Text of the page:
Drug makes rats less likely to imbibe alcohol
Alcohol use disorders can have devastating effects on a person's health, relationships and finances. Yet for some, the feeling they get when taking a drink temporarily outweighs these other concerns. Now, researchers have developed a new drug that could dampen alcohol's effects on the brain's "reward system," causing rats to self-administer the beverage less frequently. They report their results in ACS' Journal of Medicinal Chemistry.
Once consumed, alcohol enters the brain and interacts with neurotransmitters and their receptors, including some involved in reward-system pathways. When activated, these pathways can cause feelings of pleasure, relaxation and craving. Although alcohol-treatment drugs that interfere with the reward system exist, these drugs are not very effective and can have serious side effects. To develop a better treatment, Chunyang Jin and colleagues focused their efforts on a protein receptor called GPR88 that is found predominantly in reward-related areas of the brain. Previous research on mice genetically engineered to lack GPR88 showed that these animals seek and consume alcohol more than normal mice. This led the researchers to wonder if a drug that stimulates GPR88 could reduce alcohol cravings. They had previously developed a synthetic small molecule that activates GPR88 in vitro; however, this molecule could not effectively cross the blood-brain barrier.
The researchers tweaked the structure of the compound to make it more likely to enter the brain. They arrived at a molecule called RTI-13951-33 that was potent, selective for GPR88 and could cross the blood-brain barrier. When given RTI-13951-33, non-engineered rats drank less alcohol than before they received the drug. In contrast, the rats gave themselves sugar water at the same frequency with or without the drug. The researchers say they are now studying the molecule in both wild-type mice and those that lack the GPR88 receptor to prove that it is specific for that receptor.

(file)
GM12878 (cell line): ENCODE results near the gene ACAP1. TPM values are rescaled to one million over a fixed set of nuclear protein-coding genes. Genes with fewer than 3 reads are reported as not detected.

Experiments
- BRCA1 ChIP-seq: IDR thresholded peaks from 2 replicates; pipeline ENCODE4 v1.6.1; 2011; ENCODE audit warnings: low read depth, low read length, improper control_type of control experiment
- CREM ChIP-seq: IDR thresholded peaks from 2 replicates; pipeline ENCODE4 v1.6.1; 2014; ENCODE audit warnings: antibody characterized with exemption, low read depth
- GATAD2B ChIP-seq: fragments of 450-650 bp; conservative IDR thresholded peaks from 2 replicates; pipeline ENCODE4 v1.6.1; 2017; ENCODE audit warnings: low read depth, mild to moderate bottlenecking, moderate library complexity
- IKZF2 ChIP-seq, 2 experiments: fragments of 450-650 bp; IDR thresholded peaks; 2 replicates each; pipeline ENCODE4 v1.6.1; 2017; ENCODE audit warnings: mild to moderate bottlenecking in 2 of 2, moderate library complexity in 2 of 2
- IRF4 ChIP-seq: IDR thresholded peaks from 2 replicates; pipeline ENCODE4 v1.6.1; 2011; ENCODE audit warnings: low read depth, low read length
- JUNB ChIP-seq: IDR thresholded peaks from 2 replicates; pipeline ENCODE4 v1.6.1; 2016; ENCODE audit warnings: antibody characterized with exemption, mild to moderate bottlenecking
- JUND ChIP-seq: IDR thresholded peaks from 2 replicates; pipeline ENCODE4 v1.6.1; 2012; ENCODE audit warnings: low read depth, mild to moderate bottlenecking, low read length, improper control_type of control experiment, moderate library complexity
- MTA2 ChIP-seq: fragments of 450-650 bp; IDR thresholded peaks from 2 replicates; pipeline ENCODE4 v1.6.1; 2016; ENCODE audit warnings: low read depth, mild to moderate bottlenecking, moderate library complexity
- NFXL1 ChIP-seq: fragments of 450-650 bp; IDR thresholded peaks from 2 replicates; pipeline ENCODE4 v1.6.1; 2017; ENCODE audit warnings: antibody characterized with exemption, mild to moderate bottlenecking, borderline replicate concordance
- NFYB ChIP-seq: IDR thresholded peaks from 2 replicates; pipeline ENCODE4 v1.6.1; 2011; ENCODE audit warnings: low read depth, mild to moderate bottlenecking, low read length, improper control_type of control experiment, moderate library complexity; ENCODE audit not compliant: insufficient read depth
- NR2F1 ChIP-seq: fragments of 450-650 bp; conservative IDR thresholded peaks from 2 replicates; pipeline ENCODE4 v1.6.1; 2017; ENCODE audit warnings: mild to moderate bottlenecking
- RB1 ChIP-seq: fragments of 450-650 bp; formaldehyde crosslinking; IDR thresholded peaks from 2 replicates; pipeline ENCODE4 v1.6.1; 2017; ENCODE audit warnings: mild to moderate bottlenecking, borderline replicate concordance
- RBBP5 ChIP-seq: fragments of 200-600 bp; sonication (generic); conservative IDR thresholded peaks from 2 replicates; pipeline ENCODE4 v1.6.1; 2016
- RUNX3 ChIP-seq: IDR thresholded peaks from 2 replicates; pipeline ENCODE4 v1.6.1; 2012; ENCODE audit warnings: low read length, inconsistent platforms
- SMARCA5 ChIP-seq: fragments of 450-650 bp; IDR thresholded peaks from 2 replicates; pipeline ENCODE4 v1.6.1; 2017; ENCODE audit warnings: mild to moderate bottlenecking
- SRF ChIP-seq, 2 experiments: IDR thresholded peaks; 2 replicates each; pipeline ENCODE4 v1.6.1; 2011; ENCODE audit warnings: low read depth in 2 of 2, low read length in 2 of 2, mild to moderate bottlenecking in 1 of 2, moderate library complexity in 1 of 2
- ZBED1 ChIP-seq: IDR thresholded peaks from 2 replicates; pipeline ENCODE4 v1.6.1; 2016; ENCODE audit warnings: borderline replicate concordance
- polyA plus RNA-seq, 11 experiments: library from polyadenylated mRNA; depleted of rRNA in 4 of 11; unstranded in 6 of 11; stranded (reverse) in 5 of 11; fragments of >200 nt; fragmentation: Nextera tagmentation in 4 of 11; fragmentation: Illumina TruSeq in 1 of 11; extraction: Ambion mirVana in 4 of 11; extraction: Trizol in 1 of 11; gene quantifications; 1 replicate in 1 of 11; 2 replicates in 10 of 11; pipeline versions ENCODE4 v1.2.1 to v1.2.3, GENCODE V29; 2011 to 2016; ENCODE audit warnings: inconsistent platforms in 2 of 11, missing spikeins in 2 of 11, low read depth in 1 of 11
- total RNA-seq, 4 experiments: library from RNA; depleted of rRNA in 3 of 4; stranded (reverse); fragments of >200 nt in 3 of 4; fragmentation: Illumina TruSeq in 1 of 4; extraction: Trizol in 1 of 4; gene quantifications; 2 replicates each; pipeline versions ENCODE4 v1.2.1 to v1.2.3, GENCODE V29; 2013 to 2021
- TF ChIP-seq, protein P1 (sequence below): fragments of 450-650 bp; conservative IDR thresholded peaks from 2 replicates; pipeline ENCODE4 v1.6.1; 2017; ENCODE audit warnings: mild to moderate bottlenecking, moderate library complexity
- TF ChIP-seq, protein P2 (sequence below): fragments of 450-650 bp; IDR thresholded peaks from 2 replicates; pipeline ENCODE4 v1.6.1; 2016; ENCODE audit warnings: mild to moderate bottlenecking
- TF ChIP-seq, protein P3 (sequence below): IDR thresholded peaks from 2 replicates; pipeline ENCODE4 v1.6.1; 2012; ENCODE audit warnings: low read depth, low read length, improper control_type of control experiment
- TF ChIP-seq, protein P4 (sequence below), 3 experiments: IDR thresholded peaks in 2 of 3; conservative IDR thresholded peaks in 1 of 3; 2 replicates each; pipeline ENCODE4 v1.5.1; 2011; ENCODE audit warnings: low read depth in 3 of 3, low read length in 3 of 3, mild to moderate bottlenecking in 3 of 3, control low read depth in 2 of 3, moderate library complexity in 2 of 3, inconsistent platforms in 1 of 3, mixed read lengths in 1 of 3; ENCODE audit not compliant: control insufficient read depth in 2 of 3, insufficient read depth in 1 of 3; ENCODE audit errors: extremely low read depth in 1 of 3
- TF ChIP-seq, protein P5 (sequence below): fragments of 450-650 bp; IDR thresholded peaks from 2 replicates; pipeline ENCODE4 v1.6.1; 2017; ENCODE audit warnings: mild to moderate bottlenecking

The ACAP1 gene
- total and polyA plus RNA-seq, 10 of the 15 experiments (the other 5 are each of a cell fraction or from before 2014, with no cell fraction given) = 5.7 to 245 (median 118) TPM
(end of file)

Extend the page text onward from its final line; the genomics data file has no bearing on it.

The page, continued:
The orphan G-protein-coupled receptor GPR88 is highly expressed in the striatum. Studies using GPR88 knockout mice have suggested that the receptor is implicated in alcohol seeking and drinking behaviors. To date, the biological effects of GPR88 activation are still unknown due to the lack of a potent and selective agonist appropriate for in vivo investigation. In this study, we report the discovery of the first potent, selective, and brain-penetrant GPR88 agonist RTI-13951-33 (6). RTI-13951-33 exhibited an EC50 of 25 nM in an in vitro cAMP functional assay and had no significant off-target activity at 38 GPCRs, ion channels, and neurotransmitter transporters that were tested. RTI-13951-33 displayed enhanced aqueous solubility compared to (1R,2R)-2-PCCA (2) and had favorable pharmacokinetic properties for behavioral assessment. Finally, RTI-13951-33 significantly reduced alcohol self-administration and alcohol intake in a dose-dependent manner without effects on locomotion and sucrose self-administration in rats when administered intraperitoneally.